Photo by Lisa Sorg
On each empty table, packages of saltines rest in plastic blue baskets atop plastic blue-and-white tablecloths. Napkins billow from their metal holders. Placemats of brown butcher's paper await customers. If there were a today, the specials would include grilled swordfish, cajun catfish tenders and banana pudding, all scribbled in colored marker on a whiteboard.
The orange neon sign announcing "Oyster Bar" is still lit, but nobody's home.
"It's closed!" a man yells from a passing car. "What an institution."
On the front door and window, lemon-yellow signs posted by the N.C. Department of Revenue warn, "No trespassing!! The personal property here within has been seized for nonpayment of taxes."
Fishmonger's, a 32-year fixture of West Main Street, of the Brightleaf District before there was a Brightleaf District, shut down this week after running into tax trouble.
Although the details of the most recent financial difficulties are unclear, Gary Bass, the longtime proprietor, has a history of tax problems. Bass could not be reached for comment.
In December 2005, Bass owed $21,803.01 in past-due federal taxes, some of them three years old. That same month, he was "released" from those taxes. Download Gary Bass tax lien 2005
The respite didn't last long. In April 2006, Bass filed for bankruptcy. Creditors included the state ($67,000) and federal ($38,000) tax collectors, his landlord, SEHED; several newspapers and phone directories, even the company that serviced the restaurant dishwashers.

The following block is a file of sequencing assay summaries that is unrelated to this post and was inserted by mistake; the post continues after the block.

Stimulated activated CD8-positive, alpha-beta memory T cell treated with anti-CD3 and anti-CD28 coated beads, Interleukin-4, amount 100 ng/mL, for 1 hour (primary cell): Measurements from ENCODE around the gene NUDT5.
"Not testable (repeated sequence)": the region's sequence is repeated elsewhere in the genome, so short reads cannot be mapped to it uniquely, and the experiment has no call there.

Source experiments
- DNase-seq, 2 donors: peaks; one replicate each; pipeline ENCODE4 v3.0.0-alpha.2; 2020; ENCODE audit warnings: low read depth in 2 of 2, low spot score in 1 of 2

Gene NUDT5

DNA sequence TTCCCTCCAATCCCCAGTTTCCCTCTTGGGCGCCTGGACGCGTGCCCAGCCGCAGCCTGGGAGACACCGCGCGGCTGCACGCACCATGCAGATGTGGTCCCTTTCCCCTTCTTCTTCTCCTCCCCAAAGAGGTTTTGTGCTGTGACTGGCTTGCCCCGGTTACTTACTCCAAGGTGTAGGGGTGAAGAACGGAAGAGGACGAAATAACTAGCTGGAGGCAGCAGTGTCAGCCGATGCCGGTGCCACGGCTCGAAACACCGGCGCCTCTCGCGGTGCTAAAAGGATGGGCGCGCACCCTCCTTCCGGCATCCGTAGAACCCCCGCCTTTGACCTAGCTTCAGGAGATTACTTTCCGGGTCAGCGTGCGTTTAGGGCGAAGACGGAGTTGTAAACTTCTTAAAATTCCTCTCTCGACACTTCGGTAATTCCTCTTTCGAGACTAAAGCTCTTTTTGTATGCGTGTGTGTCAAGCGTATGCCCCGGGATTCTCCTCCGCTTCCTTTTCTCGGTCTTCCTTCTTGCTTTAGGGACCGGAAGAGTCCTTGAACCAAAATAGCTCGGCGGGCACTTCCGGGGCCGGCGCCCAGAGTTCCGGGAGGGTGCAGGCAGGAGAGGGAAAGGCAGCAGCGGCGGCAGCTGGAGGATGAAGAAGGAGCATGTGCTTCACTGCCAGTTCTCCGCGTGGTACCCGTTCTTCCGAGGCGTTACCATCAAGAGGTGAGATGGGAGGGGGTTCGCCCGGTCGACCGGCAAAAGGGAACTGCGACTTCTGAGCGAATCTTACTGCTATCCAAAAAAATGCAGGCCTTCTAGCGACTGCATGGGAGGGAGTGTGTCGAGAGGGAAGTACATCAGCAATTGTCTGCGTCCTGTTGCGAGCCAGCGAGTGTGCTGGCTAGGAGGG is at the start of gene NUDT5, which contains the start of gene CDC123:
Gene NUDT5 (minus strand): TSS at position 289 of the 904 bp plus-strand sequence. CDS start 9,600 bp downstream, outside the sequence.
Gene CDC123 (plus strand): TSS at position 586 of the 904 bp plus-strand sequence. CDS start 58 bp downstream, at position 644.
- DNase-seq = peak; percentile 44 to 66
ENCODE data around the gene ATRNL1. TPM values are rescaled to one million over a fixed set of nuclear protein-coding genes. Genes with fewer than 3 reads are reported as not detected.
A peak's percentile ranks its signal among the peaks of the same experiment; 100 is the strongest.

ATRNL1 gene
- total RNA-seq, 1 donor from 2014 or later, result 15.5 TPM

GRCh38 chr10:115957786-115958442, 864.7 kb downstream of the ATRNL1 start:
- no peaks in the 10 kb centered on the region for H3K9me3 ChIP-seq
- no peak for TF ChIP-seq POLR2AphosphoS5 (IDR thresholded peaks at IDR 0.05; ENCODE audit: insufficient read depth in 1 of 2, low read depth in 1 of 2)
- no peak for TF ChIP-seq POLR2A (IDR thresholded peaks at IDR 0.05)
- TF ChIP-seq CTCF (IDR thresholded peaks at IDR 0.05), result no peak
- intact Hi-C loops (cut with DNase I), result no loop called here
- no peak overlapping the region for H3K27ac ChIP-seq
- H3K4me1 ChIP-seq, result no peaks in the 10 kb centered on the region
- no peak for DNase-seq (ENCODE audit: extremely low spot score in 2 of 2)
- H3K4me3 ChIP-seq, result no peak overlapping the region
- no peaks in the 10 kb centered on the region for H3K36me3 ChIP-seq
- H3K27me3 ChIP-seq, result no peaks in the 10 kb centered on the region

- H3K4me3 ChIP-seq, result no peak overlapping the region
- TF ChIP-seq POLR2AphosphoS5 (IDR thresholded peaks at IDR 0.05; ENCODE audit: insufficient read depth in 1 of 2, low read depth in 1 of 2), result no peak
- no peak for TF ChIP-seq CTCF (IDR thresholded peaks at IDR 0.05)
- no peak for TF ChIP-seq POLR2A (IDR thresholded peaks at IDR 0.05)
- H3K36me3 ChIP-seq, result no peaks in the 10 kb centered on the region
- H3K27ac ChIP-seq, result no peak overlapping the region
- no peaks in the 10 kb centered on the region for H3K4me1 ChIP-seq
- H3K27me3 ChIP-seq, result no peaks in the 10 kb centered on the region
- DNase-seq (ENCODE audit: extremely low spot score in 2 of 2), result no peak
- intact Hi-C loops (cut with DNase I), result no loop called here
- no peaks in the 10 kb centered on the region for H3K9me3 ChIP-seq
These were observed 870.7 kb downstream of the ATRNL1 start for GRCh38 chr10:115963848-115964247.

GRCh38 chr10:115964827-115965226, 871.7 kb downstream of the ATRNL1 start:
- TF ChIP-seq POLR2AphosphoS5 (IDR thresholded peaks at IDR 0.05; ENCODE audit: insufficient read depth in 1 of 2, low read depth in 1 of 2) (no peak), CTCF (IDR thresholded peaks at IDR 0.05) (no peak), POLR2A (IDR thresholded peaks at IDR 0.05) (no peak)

Bass adhered to a court-ordered payment plan for four years, but then fell delinquent on the monthly installments. By the time he finished paying the secured claims in 2011, Bass had shelled out $114,000, with an additional $11,000 and change in unpaid, unsecured claims.
While the restaurant had its diehards who were unfazed by its gritty atmosphere, many of the Yelp reviews had been dismal over the past year: the smell (it was fishy), the service (inconsistent) and the cleanliness, seconded by county health inspectors who, on Oct. 15, gave it a abysmal 77 score.
The Durham-based SEHED Investment Group, managed by Terry Sanford Jr., owns the building—a former Dodge dealership—and much of the 800 block of West Main. The company also owns the space next door, the erstwhile Triangle Pint and Plate. It also closed, although that appeared to be for lack of business, not any dustup with the revenuers.
That leaves prime real estate adjacent to Torero's, the last restaurant standing on the block, near Duke Street.